DECEMBER ZUIHITSU It is easier to awaken in the dark of winter. The body opens slowly, warms slowly with Qi Gong practice, with hot coffee. The summer body is restless, quick, easily exhausted. Why must my study be the coldest room in the house? From the windows I watch bare ash trees and brushy hemlock trees moving slightly in the North wind, dark against a silver sky. Sometimes a feeling of desperation. The weather, the news. The way my hips still hurt. Driving into town we pass a herd of young horses racing across a frosty pasture. We agree that it must be a wonderful thing to be a young horse on a cold morning. On weekends, the woman who calls herself The Lady From the Gravel Company sells Christmas trees for her son who is out West hunting deer. She hopes he doesn’t get one, she told me, because already she has two deer and a bear in her freezer. The dog wants to eat her scraps on the living room carpet. The old cat wants the young cat’s food. The young cat wants the old cat’s food. My husband wants cooked chicken thighs. I want Rasta Pasta. At supper, I find the jalapeño pepper that had disappeared into the stew. Water does not put out that kind of fire. Strange bedside fellows: Neil Gaiman and Barbara Pym. I expect she could write about him: a mysterious man with tousled hair, much admired by excellent women. I cannot imagine what he could write about her. The dog must go out in the dark again to see if the fiend who hides under the steps is still hiding under the steps and to see if every deer track down the driveway was made by the same deer. I must go out with her to see the moon and to listen for the owl who sits in the oak tree behind the house.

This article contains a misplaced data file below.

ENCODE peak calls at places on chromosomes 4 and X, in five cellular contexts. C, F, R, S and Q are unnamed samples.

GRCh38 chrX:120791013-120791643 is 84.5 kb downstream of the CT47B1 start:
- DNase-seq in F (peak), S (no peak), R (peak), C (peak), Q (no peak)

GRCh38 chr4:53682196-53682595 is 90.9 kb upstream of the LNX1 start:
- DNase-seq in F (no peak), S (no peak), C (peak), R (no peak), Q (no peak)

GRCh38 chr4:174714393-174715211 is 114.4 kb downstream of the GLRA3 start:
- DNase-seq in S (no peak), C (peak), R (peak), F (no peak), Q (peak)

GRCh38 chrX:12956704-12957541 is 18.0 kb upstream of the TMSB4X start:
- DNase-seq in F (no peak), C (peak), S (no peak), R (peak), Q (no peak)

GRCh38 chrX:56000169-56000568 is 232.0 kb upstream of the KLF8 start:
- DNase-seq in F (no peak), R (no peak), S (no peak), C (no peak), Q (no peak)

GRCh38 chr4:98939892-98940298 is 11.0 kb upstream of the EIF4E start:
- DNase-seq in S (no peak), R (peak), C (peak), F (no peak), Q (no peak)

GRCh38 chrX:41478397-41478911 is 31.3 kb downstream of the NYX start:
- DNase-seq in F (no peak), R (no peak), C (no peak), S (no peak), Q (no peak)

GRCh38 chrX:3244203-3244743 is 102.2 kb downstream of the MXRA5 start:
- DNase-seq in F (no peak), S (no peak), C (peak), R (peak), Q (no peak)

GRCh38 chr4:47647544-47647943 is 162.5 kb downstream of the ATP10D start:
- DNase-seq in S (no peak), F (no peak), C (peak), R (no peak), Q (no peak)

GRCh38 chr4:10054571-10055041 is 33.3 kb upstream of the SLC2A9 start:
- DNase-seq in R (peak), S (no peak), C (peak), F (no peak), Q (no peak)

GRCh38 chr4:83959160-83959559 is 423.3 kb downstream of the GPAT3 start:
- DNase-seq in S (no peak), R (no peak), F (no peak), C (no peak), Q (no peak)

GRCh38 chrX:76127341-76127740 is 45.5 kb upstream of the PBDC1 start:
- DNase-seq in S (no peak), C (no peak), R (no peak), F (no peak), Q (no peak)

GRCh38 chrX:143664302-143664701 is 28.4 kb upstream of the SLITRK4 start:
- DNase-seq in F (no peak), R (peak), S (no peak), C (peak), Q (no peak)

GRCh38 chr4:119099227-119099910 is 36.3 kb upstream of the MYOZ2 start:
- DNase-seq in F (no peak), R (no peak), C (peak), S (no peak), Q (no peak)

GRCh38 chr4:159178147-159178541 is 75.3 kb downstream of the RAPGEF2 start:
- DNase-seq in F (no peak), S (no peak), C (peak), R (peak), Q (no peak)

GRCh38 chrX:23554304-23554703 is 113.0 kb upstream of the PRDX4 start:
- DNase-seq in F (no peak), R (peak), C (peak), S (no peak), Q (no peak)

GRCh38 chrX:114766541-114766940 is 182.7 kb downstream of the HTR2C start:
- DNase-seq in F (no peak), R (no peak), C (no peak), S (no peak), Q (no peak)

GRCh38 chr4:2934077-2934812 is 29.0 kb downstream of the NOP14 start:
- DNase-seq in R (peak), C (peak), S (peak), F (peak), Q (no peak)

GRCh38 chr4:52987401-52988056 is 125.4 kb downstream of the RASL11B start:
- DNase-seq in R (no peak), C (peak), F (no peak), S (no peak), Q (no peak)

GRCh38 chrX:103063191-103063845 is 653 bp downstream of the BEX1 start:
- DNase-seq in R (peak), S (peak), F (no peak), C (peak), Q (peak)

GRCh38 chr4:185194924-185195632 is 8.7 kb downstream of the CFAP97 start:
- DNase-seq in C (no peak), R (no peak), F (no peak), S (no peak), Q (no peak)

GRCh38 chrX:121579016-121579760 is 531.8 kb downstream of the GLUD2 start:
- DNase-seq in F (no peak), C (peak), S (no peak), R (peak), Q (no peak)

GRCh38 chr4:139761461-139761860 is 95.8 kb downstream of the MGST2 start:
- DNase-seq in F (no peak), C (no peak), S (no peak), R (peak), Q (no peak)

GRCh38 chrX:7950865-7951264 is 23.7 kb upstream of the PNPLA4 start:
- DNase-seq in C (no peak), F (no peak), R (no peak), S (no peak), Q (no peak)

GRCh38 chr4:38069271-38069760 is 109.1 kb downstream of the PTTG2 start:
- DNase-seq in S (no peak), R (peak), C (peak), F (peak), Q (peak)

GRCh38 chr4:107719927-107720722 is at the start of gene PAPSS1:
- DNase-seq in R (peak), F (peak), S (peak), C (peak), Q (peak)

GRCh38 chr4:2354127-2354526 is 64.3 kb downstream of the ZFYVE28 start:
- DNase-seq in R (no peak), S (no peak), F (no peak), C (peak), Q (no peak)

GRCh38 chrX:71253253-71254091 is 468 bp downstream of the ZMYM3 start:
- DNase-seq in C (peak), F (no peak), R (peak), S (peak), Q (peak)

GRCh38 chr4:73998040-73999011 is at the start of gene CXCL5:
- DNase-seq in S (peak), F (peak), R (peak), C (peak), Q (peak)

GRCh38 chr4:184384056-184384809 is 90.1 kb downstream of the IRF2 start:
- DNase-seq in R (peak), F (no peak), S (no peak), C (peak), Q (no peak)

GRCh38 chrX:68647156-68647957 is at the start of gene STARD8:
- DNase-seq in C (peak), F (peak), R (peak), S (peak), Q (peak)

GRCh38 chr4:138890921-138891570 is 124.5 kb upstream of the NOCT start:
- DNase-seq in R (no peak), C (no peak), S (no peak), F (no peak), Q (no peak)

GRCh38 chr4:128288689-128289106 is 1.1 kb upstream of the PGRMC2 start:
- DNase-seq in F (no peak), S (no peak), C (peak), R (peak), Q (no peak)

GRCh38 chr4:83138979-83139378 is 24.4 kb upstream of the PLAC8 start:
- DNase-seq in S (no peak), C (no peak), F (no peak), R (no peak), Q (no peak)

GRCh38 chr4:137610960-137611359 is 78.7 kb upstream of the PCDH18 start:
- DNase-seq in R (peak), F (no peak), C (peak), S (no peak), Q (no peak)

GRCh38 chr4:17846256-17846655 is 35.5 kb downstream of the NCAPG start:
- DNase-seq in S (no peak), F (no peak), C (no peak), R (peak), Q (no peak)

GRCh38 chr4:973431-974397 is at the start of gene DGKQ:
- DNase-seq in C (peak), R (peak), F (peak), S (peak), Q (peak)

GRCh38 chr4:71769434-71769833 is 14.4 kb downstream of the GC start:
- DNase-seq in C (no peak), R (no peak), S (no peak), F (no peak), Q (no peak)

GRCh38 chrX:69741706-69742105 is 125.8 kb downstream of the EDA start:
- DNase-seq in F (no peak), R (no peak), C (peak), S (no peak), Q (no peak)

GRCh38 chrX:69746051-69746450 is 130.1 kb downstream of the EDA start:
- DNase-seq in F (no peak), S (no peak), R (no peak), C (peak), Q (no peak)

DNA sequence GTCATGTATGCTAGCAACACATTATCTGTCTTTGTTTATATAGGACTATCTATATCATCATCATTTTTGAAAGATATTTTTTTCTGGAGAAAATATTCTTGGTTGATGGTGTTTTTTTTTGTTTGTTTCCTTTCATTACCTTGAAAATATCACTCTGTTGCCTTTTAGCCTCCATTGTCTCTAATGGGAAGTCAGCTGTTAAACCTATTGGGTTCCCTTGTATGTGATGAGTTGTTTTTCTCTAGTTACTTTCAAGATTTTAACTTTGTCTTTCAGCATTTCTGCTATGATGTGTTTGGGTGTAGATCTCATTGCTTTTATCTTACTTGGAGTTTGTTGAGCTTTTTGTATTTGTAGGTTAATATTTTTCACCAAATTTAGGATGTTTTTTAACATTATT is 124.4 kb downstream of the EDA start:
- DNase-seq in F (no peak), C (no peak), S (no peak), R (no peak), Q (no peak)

OCTOBER 13 The leaves are scattering and so too the people who came to see them, their glorious impermanence. For a little while, until the snow, I don’t have to wait in lines at shops or cafés. I don’t have to remember to stop and gaze myself: those red maples, sugar maples, popples gold against the evergreens. Oaks will come later, but no one comes here to see the somber oaks. For a little while there is no demanding, just the ease of amber and gray, the silence of these late days, the beauty of this coming dark.
SEPTEMBER FIELD JOURNAL: KINGSLAND BAY
SEPTEMBER FIELD JOURNAL
What is your name and what
do you know and what
together can we do?
Folded, weighted, shifting,
broken and remade,
the layers hidden underneath.
And where on this map
of shifting stone
do we belong?
Come walk and name
this place, this very place,
this weather and these trees:
the edge edged with white cedar
—and the rain.
And when the blowdown comes
may we trust
our own entangled roots?
the world, the flesh
An unexpected poem.
the world, the flesh They did it to me when I was too young to resist: in my name they renounced my skin, my heart, my lungs, my sex, my brain, my little fingers. They renounced my senses, my fears, my hungers, my animal urgency. They renounced the world. The deserts and trees, mountains and seas, everyone who crawls and swims and flies: denizens of the dirt, tigers and dogs and whales. They don’t have souls the story goes, and all that matters is what isn’t. When the trout lily leaves emerged, when the bears came out of their winter dens, when the buds swelled on the maples, every spring we remembered our renunciation. How strange when the empty tomb recalls the garden and the flesh. I repent. I reclaim all I was taught, along with the devil, to renounce. Beginning with this patch of ground where rotting trunks flower out their fruits, where robins overturn the unraked leaves and acorns sprout along the edges of the unmown grass.